Working Hard at Relaxing

I’m not dead.

At least when I wrote that; I wasn’t. Being the intelligent reader of this column, you put two and two together and surmised that in a flash. Hopefully, as you read this, I am still in the not-dead state of being — and shall remain so for decades yet to come.

Having proven therefore that I understand very little about what it’s like to die, you will cut me slack about not really knowing — but safely assuming — that no one’s last words were ever, “I wish I would have spent more time working and less time enjoying life.”

We would agree, wouldn’t we?

So, then what’s the deal with non-stop, dawn-to-dusk, 24/7, busy-making? We don’t ever just “chill.” Well, at least I don’t; maybe you do, but I’ll bet dollars to donuts that you’re in the same place. There’s so much to get done with so few hours to do it.

Forty-hour workweek; what’s that?

Wake up. Shower. Shave. Throw some frozen waffles down your gullet while checking the mail and packing lunches. Get the kids to school, pick them up, and beat feet to soccer practice and gymnastics. Straightaway back, homework, meals, brush teeth, and off to bed. To accomplish everything requires groundwork: grocery and clothes shopping, housecleaning, home maintenance, and car servicing. These necessitate steady income — and, oh yes — have you heard the news about the economy? You better not slack off at work or they’ll swap you out quicker than a DVD rental on a Saturday night. So, off to the salt mines, bringing our assignments home so we can get them on our kitchen tables in the morning and the bed stands at night. We’re work harder while having the privilege of paying more for everything. Come end of day, it’s drop like a lead brick off a six-foot wall.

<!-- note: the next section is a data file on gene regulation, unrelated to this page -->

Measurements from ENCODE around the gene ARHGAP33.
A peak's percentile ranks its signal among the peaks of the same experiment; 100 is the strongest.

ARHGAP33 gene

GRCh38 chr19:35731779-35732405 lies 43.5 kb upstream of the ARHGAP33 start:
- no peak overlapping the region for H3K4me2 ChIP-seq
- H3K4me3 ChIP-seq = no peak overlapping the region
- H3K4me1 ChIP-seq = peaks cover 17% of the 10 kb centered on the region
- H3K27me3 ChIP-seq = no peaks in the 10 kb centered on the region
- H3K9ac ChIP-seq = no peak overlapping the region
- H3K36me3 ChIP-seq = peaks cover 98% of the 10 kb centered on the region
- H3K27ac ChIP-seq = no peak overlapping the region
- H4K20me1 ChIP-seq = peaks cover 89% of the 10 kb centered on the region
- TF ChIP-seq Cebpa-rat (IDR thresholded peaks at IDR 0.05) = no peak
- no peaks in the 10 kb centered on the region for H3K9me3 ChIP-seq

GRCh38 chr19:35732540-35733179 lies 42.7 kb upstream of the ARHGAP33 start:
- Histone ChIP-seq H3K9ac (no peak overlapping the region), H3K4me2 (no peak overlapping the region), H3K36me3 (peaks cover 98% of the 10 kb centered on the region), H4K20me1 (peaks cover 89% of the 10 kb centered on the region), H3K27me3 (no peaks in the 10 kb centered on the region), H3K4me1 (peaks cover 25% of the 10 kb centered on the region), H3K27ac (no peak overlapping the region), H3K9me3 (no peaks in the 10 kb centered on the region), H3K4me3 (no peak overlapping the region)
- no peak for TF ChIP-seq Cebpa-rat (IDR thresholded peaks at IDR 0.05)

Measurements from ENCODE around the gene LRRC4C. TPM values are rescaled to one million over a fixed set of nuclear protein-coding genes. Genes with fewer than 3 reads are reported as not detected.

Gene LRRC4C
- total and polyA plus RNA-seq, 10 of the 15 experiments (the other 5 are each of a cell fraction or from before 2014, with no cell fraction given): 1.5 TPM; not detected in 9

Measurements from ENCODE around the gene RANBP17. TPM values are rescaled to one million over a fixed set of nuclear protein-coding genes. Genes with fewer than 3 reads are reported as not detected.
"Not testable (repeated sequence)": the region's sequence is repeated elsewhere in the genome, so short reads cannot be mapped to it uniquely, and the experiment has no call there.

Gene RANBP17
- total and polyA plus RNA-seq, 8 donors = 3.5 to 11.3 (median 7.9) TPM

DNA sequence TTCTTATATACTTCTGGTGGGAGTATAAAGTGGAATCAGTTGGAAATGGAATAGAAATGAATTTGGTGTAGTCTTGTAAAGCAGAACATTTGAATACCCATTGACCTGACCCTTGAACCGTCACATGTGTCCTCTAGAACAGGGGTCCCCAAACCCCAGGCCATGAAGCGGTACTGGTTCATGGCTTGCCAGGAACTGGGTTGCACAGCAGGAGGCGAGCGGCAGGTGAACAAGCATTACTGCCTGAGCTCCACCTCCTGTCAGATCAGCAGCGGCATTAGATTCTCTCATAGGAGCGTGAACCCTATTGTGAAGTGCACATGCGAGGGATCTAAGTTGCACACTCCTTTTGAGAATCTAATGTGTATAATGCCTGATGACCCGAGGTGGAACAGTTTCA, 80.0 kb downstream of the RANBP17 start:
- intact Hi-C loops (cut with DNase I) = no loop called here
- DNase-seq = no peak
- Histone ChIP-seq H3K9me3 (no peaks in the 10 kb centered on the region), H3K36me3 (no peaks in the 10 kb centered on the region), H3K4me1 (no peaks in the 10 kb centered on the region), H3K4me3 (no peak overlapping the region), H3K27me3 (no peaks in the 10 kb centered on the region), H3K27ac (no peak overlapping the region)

It’s no wonder we don’t have time for “a life.” Or do we?

My sister phones, “What are you up to?” She asks.

I reply, “I’m working hard at relaxing.”

Stop the clock. Re-read that response please: “I’m working hard at relaxing.” Huh? That statement makes as much sense as “same difference,” or “kosher ham;” but I swear it was my reply and I’m betting you relate. Our lives are so cluttered, that if tasks were boxes, we’d be featured on the TV series “Hoarders.” No longer are we human beings, we have become “human doings.”

Last Saturday, you know what I did?

I could have worked on my computer, or mowed the lawn. Goodness know, there were bills aplenty requiring my attention. Nope, didn’t do any of those. Instead, I made a conscious decision to do nothing.

It didn’t start that way. My dog, Jack, and I went for a walk. Upon returning, he scampered into the backyard, rolled about on his back, feet to the sky; and then did what animals do so well: Absolutely nothing. Zero. He simply “was.”

I couldn’t remember the last time I did that, so — not having a better plan — I joined him! I didn’t put my feet in the air, but I honest-to-God did lie down in the grass and watched cloud animals pass over my head. I felt the sun on my skin. I let my mind go where it went. For a short time, Jack and I simply appreciated that we exist.

Even machines have an off switch. Surely we deserve as much as do they. The world’s going to keep on turning, even if you’re not the one who’s pushing. Take a moment and recharge. You’ll get more done later.

 

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